Making Modern Deities
By Kerry Parry
A thangka is a Tibetan painting that depicts a Buddhist deity, often surrounded by associated gods, and describes events or myths related to religious teachings. Thangkas are made with mineral pigments applied to cotton or silk, and they also depict a particular deity’s realm as a mandala. Strict traditions define the methods, layout, dimensions and materials used to create these depictions.
According to Norbulingka Institute in India, which teaches the art of thangka, “The proportions are considered sacred, as not only are they exact representations of Buddhist deities, but also the visual expression of spiritual realizations that occurred at the time of a vision.” Aspiring thangka artists spend years studying the iconographic grids and proportions of different deities, and then master the technique of mixing and applying mineral pigments.
Karma Phuntsok and Faith Stone are trained in the formal thangka process, but the two artists are challenging the art form’s norms by placing their Buddhas in contemporary settings and using modern techniques and materials.
Phuntsok, born in Tibet, fled the Chinese occupation as a child in 1959 and apprenticed with a master thangka painter in Nepal. After marrying and moving to Australia, Phuntsok became inspired by the local indigenous people and bucked thangka traditions by blending Tibetan culture with his expanding worldview. His new designs included politically satirical takes on Chinese communism, as well as contemporary icons like Batgirl and Superwoman. His bending of ancient Tibetan practices caught the eye of the Dalai Lama, which led to Phuntsok’s world-renowned recognition as an important contemporary Tibetan artist.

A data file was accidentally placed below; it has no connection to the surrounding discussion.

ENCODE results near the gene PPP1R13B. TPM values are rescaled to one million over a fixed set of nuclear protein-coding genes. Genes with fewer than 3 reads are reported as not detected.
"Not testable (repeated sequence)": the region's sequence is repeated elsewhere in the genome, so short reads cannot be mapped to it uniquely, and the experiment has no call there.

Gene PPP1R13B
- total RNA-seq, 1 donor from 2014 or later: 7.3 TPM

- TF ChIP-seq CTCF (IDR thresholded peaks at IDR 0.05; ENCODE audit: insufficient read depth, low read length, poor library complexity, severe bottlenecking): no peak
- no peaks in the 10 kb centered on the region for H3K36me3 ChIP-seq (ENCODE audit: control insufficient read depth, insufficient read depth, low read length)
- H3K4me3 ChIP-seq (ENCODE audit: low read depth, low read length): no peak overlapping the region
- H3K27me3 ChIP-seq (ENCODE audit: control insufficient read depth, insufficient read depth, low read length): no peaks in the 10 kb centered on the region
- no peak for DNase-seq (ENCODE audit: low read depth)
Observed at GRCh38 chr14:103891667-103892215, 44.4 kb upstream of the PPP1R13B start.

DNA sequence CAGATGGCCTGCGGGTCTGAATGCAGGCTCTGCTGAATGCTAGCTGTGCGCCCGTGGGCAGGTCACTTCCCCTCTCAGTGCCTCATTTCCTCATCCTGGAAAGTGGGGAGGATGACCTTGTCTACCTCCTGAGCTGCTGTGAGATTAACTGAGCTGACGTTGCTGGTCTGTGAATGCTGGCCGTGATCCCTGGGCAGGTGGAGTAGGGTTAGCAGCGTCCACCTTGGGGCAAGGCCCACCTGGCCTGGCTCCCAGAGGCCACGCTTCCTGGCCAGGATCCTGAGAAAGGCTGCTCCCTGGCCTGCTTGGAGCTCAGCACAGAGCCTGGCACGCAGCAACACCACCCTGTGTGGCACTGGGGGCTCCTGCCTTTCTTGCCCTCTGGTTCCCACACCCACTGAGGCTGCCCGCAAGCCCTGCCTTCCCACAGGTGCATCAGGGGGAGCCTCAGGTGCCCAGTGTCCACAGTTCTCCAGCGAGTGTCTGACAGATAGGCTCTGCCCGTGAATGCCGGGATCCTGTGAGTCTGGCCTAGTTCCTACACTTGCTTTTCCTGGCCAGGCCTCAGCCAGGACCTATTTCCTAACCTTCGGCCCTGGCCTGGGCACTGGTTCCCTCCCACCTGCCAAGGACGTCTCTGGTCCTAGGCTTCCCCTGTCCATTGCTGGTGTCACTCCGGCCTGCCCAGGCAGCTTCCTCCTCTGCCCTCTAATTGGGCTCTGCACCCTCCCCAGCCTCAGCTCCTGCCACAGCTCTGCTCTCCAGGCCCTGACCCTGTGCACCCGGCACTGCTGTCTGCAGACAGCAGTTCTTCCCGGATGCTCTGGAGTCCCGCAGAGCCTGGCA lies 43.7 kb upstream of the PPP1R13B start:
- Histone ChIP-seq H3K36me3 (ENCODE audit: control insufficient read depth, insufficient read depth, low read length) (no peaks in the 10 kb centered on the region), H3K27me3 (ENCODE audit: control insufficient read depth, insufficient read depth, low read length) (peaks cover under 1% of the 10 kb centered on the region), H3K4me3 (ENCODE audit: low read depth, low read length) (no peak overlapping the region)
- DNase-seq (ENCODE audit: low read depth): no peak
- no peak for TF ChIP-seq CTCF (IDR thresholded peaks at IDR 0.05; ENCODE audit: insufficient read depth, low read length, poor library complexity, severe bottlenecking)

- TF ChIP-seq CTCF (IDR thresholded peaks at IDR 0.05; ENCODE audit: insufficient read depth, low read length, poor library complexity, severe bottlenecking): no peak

Stone, part of a large Irish-Catholic family, grew up in the Boston area. Her world radically changed after her father died in an automobile accident. It shook Stone to her core and caused her to question her faith and seek something more meaningful. Her search led her to a spiritual practice that combines Buddhism and Hinduism. Eventually, she moved to an ashram in Boston. She and her husband later founded ashrams in Rollinsville (Shoshoni Yoga Retreat), Boulder (Eldorado Mountain Yoga Ashram) and Hawaii. Stone went to art school in Massachusetts, but received training in thangka painting at Naropa University, along with guidance from several Tibetan lamas.
Like Phuntsok, Stone places her Buddhas in contemporary settings. Stone recalls the impression Phuntsok’s work had on her when first she saw it at CU. “Seeing Karma’s work was so inspiring. It gave me permission to move beyond the parameters of the traditional materials and settings,” she says. “My intention is to make goddesses more accessible.”
In 2006 Stone wrote to Phuntsok to tell him how he inspired her. To her surprise, he wrote back and the two became friends. A show at Denver’s Chancery Art Space and a recently released book, “Karma and Faith,” resulted from their friendship and passionate pursuit of the art form.
You can view Stone and Phuntsok’s thangka Buddha paintings at the Chancery Art Space through Jan. 30, 2020.
For exhibit information, visit www.chanceryartspace.com.